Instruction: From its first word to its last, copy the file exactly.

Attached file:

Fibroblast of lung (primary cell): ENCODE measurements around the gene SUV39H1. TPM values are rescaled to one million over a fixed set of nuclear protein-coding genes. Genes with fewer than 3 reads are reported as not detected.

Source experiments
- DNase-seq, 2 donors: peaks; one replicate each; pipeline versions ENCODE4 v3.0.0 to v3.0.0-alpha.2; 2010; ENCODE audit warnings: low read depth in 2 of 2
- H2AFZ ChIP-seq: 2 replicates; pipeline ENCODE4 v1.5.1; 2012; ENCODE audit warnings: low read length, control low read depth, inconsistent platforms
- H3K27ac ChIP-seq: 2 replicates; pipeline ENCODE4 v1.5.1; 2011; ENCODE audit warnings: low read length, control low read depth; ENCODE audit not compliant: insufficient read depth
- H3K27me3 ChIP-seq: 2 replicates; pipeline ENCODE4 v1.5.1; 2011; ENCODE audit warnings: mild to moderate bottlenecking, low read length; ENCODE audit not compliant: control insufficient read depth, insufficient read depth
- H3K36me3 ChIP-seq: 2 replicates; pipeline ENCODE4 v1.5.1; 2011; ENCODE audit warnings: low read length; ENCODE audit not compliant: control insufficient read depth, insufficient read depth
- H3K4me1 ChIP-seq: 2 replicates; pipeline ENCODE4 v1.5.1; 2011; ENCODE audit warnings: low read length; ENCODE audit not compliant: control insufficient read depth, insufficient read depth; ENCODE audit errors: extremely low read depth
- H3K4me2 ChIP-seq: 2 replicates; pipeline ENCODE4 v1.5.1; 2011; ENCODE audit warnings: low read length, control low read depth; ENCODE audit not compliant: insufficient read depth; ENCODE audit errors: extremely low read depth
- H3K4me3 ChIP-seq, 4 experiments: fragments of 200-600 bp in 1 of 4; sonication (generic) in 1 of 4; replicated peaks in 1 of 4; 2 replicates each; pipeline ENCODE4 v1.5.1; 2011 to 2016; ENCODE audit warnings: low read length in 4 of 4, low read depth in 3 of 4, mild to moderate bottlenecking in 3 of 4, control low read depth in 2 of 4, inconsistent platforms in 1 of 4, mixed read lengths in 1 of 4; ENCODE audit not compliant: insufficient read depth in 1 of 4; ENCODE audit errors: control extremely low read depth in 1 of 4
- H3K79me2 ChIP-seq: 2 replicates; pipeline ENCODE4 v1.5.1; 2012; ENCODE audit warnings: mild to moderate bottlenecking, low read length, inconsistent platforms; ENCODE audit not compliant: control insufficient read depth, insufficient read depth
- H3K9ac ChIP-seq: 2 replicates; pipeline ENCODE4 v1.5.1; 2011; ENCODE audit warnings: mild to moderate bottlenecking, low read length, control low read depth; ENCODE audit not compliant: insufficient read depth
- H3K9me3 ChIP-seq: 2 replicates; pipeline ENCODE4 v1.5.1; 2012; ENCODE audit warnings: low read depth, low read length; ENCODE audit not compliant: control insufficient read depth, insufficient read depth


Fibroblast of lung (primary cell): ENCODE measurements around the gene SUV39H1. TPM values are rescaled to one million over a fixed set of nuclear protein-coding genes. Genes with fewer than 3 reads are reported as not detected.

Source experiments
- DNase-seq, 2 donors: peaks; one replicate each; pipeline versions ENCODE4 v3.0.0 to v3.0.0-alpha.2; 2010; ENCODE audit warnings: low read depth in 2 of 2
- H2AFZ ChIP-seq: 2 replicates; pipeline ENCODE4 v1.5.1; 2012; ENCODE audit warnings: low read length, control low read depth, inconsistent platforms
- H3K27ac ChIP-seq: 2 replicates; pipeline ENCODE4 v1.5.1; 2011; ENCODE audit warnings: low read length, control low read depth; ENCODE audit not compliant: insufficient read depth
- H3K27me3 ChIP-seq: 2 replicates; pipeline ENCODE4 v1.5.1; 2011; ENCODE audit warnings: mild to moderate bottlenecking, low read length; ENCODE audit not compliant: control insufficient read depth, insufficient read depth
- H3K36me3 ChIP-seq: 2 replicates; pipeline ENCODE4 v1.5.1; 2011; ENCODE audit warnings: low read length; ENCODE audit not compliant: control insufficient read depth, insufficient read depth
- H3K4me1 ChIP-seq: 2 replicates; pipeline ENCODE4 v1.5.1; 2011; ENCODE audit warnings: low read length; ENCODE audit not compliant: control insufficient read depth, insufficient read depth; ENCODE audit errors: extremely low read depth
- H3K4me2 ChIP-seq: 2 replicates; pipeline ENCODE4 v1.5.1; 2011; ENCODE audit warnings: low read length, control low read depth; ENCODE audit not compliant: insufficient read depth; ENCODE audit errors: extremely low read depth
- H3K4me3 ChIP-seq, 4 experiments: fragments of 200-600 bp in 1 of 4; sonication (generic) in 1 of 4; replicated peaks in 1 of 4; 2 replicates each; pipeline ENCODE4 v1.5.1; 2011 to 2016; ENCODE audit warnings: low read length in 4 of 4, low read depth in 3 of 4, mild to moderate bottlenecking in 3 of 4, control low read depth in 2 of 4, inconsistent platforms in 1 of 4, mixed read lengths in 1 of 4; ENCODE audit not compliant: insufficient read depth in 1 of 4; ENCODE audit errors: control extremely low read depth in 1 of 4
- H3K79me2 ChIP-seq: 2 replicates; pipeline ENCODE4 v1.5.1; 2012; ENCODE audit warnings: mild to moderate bottlenecking, low read length, inconsistent platforms; ENCODE audit not compliant: control insufficient read depth, insufficient read depth
- H3K9ac ChIP-seq: 2 replicates; pipeline ENCODE4 v1.5.1; 2011; ENCODE audit warnings: mild to moderate bottlenecking, low read length, control low read depth; ENCODE audit not compliant: insufficient read depth
- H3K9me3 ChIP-seq: 2 replicates; pipeline ENCODE4 v1.5.1; 2012; ENCODE audit warnings: low read depth, low read length; ENCODE audit not compliant: control insufficient read depth, insufficient read depth